Aiguille du Tour Climb: Facts & Information. Routes, Climate, Difficulty, Equipment, Preparation, Cost

Daniel DawsonNovember 07, 2018

Rising to 3.540 meters above sea level and sitting on the northern end of the Mont Blanc Massif, the Aiguille du Tour has become an incredibly popular location for novice mountaineers looking to get some alpine experience.

Straddling the Swiss and French border, this peak is easily accessed from Chamonix and, partially as a result, is often used as a warm up climb for Mont Blanc or other peaks in the range.

The mountain’s name in French translates to “tower needle”, which is exactly what happens at the end, as you finish your expedition with a scramble to the top of a rocky spire.

From the top of that final spire on Aiguille du Tour, you can see many mountains on the rest of the massif, including Mont Blanc. You also get stunning vistas of some of the Swiss Alps’ among other great views.

Before you book your next trip here to discover this peak for yourself, here is some practical information to prepare you for your climb!

Climbing routes & starting point


View from the main summit of Aiguille du Tour. Photo courtesy of Aurelien Vaissiere.

There are two main routes used by climbers to reach the summit of Aiguille du Tour: one route from the French side and another from the Swiss side.

Both routes are, technically, not very difficult and appropriate for novice climbers. Both routes involve hiking over the glaciers that envelopes the top of the mountain before finally scrambling to the summit at the end.

The Swiss route begins from a bit higher up and tends to take a little less time to complete, though only by about an hour or less. There are two options on the Swiss side and the difference between them is also about an hour of hiking. The most popular starting point is the the Cabane du Trient, which is located at 3.170 meters. The other is the Cabane d’Orny at 2.831 meters.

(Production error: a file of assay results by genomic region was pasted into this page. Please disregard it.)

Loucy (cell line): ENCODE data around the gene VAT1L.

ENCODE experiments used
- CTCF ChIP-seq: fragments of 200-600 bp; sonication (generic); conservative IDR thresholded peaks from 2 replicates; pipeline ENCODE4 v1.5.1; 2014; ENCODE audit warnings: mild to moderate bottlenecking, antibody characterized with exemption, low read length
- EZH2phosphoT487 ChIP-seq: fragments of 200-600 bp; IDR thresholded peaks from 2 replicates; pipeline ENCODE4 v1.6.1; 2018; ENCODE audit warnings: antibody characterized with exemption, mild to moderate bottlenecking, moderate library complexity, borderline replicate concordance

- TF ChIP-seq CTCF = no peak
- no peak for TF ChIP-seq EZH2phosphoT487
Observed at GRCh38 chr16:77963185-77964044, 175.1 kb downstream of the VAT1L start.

From the French side all ascents begin from the refuge Albert Premier at 2.702 meters. Regardless of which side you decide to climb, most guides will recommend meeting up in Chamonix beforehand to go over a few things before setting out on the trip.

Distance & duration of the ascent


Glacier walking makes up a plurality of the trek, regardless of which side you start from. Photo courtesy of Julia Virat.

Regardless of the side from which you start, both ascents are more or less the same distance and duration.

From the French side you gain about 840 meters of elevation. The trek begins by following a path that runs parallel to the glacier, traveling through both large and small cairns, which is not difficult but may be a bit arduous.

As you go, you will eventually drop down onto the Tour Glacier and head up its right bank, passing the Signal Reilly, and ending up at the base of the Col du Tour. From here you climb up to the Col Supérieur du Tour to the plateau that sits under the aiguilles.

Many guides pass under the Aiguille Purtscheller in order to avoid crevasses as you go. This is also the step where some guides will take some time to climb either of the other two summits on the Aiguille du Tour.

Finally, you will cross the bergschrund toward the long ledge of the north ridge and finish the ascent with a brief scramble to the top.

The Swiss route differs only in how it begins. Prior to arriving at the Col du Tour, you hike up from the Cabane du Trient along the Plateau du Trient. After reaching the Col du Tour, the climb is exactly the same.  

Beginning from the cabanes or refuges, the whole trip will take one day starting at about 4 am. Starting from Chamonix, another day is added to drive toward and then hike to the starting hut or refuge.

It is best to arrive at least a day or two prior to your scheduled climbing dates in order to properly acclimatise. Some guides will build this day into a three-day itinerary and have a smaller climb or hike on the first day.

Mountain huts


The two main mountain huts on the Aiguille du Tour are the refuge Albert Premier (also known as Albert 1er) on the French side and the Cabane du Trient on the Swiss side.

Along with being the main starting point for the ascent of the Aiguille du Tour, the refuge Albert Premier is also used as a stopping point for day-hikers.

The hut offers spectacular views of the valley and surrounding mountains. It is generally a comfortable place to relax for an evening before beginning the final ascent, with access to clean water and somewhere to cook.

The hut is open from June to September and gets quite busy throughout the season. Prices vary depending on how far in advance you book and whether you are staying on a weekend or weekday.